foreseen soon came; the Brazilian's banker "unaccountably" had omitted
to send him any money, and so he borrowed some of her. "So he is a male
courtesan," she said to herself; and the handsome man soon required
money again, and she lent it to him, until at last he left suddenly, and
nobody knew where he had gone to; only this much, that he had left Vevey
as the companion of an old but wealthy Wallachian lady; and so this
time, clever Wanda was duped.
A year afterwards she met the Brazilian unexpectedly at Lucca, with an
insipid-looking, light-haired, thin Englishwoman on his arm. Wanda stood
still and looked at him steadily, but he glanced at her quite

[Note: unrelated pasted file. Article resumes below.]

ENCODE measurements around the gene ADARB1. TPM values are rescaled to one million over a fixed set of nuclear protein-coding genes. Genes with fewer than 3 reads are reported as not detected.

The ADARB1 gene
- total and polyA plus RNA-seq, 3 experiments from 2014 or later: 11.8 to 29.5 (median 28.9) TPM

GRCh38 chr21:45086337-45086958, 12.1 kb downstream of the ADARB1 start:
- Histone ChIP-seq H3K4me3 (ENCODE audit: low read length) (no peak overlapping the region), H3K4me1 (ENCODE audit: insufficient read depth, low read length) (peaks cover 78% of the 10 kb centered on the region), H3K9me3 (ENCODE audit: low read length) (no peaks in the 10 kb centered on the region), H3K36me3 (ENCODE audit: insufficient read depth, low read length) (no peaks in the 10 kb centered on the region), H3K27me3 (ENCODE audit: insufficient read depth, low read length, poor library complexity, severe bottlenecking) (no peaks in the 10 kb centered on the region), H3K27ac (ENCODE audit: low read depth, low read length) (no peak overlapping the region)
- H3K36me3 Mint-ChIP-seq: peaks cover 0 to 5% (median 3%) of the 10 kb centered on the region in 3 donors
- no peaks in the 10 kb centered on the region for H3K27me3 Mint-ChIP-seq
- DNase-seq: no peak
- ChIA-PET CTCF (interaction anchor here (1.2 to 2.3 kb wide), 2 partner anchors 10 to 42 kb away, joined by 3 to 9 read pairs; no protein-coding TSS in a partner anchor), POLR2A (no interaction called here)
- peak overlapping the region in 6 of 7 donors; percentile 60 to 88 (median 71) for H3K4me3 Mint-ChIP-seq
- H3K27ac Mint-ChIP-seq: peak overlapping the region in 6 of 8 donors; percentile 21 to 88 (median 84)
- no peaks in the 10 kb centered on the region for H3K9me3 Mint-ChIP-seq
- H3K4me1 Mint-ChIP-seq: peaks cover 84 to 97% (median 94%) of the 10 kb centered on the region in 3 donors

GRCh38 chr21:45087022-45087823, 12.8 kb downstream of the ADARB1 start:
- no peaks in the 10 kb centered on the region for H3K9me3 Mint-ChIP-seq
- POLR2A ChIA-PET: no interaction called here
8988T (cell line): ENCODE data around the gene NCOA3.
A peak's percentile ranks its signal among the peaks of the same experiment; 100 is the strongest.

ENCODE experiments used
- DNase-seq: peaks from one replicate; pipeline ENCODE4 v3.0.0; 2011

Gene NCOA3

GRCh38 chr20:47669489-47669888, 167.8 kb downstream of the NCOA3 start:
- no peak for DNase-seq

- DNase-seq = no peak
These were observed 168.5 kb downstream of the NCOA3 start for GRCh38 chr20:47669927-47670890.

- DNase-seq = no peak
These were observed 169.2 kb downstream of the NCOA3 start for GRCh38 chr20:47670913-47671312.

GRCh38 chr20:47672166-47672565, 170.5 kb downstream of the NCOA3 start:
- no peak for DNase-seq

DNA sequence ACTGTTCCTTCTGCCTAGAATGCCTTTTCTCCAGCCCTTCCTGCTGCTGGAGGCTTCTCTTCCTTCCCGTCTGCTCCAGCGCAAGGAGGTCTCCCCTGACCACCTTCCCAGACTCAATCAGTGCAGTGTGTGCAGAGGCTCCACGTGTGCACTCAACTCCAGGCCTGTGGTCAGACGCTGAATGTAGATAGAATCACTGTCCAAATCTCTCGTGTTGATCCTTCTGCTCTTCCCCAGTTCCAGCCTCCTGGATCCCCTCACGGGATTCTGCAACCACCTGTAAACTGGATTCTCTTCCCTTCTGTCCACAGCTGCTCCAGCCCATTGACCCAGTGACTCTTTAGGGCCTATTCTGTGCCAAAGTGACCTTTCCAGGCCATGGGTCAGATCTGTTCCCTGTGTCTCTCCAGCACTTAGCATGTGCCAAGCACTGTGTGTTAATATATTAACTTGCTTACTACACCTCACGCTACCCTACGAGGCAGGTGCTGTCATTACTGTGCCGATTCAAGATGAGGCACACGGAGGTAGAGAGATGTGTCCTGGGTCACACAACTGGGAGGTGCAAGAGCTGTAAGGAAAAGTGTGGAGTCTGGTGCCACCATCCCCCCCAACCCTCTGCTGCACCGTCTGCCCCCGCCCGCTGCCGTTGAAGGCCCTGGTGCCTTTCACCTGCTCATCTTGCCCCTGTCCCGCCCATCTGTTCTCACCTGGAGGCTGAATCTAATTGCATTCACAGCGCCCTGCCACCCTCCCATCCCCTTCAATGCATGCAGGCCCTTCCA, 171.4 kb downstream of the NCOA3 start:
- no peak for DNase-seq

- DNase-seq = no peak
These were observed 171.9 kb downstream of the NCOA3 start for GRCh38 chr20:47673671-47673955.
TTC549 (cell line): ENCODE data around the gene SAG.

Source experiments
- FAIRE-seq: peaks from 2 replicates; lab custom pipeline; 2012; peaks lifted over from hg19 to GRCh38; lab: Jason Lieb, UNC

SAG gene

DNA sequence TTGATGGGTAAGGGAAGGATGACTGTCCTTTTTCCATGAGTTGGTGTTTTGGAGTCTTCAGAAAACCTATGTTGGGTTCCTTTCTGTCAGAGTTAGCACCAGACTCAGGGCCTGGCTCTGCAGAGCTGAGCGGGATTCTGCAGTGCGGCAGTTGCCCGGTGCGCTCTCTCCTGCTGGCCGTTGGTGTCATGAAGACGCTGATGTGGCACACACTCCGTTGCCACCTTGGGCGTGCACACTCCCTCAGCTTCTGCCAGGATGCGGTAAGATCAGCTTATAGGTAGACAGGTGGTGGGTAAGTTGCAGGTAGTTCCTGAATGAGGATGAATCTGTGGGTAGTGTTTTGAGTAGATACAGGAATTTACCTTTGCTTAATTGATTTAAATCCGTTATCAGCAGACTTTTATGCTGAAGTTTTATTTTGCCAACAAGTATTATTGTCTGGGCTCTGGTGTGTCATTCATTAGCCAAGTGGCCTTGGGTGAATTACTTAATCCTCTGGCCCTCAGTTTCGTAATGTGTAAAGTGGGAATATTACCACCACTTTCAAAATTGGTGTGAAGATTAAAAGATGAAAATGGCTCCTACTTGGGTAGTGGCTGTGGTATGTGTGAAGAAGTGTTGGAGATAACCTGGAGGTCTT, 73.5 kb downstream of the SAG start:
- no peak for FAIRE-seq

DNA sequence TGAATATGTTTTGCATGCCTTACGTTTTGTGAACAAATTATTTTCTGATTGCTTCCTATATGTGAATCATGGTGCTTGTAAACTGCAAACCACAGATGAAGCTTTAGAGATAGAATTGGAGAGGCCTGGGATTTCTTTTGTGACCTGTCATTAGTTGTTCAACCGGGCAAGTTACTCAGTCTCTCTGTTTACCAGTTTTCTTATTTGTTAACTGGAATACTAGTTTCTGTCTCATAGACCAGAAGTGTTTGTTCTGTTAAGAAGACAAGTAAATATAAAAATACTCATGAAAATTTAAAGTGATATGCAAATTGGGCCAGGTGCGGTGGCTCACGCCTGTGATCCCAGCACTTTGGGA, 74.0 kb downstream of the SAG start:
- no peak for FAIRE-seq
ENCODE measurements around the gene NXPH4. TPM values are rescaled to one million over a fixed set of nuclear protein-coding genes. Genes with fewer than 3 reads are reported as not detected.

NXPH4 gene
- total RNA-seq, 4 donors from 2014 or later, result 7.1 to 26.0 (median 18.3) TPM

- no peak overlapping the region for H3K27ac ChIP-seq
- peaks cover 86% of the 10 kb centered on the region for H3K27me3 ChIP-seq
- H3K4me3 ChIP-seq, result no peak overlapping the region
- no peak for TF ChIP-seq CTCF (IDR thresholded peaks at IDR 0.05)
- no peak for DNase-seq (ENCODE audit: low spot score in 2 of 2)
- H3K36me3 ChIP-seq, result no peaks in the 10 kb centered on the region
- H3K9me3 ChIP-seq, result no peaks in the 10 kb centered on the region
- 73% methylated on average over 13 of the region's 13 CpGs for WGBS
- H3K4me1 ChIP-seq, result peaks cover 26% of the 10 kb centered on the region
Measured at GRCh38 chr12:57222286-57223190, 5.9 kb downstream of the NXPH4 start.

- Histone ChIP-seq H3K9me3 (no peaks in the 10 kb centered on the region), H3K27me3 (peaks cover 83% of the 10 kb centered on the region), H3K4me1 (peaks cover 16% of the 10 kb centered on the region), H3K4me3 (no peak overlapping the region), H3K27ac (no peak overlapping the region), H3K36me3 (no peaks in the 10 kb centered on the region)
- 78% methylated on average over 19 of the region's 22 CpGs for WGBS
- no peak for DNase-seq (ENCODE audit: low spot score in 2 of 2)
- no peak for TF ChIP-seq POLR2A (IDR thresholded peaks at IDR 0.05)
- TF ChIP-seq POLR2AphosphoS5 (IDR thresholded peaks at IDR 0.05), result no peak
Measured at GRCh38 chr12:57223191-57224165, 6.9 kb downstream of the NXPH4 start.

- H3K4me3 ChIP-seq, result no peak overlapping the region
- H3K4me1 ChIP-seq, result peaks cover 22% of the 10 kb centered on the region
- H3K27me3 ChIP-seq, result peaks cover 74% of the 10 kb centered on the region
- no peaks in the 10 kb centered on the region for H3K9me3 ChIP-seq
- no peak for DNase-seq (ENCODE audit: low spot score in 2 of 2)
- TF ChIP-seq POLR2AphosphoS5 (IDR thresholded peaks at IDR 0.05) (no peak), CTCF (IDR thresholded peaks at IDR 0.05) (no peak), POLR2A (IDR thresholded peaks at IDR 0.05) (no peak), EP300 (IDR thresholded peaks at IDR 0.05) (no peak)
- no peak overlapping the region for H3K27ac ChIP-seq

indifferently; he did not choose to know her again.
The next morning, however, his valet brought her a letter from him,
which contained the amount of his debt in Italian hundred liri notes,
which were accompanied by a very cool excuse. Wanda was satisfied, but
she wished to find out who the lady was, in whose company she constantly
saw Don Escovedo.
An Austrian count, who had a loud and silly laugh, said:
"Who has saddled you with that yarn? The lady is Lady Nitingsdale, and
his name is Romanesco."
"Yes, he is a rich Boyar from Moldavia, where he has extensive estates."
Romanesco kept a faro bank in his apartments, and he certainly cheated,
for he nearly always won; it was not long, therefore, before other
people in good society at Lucca shared Madame von Chabert's suspicions,
and consequently Romanesco thought it advisable to vanish as suddenly
from Lucca as Escovedo had done from Vevey, and without leaving any more
traces behind him.
Some time afterwards, Madame von Chabert was on the island of
Heligoland, for the sea-bathing; and one day she saw Escovedo-Romanesco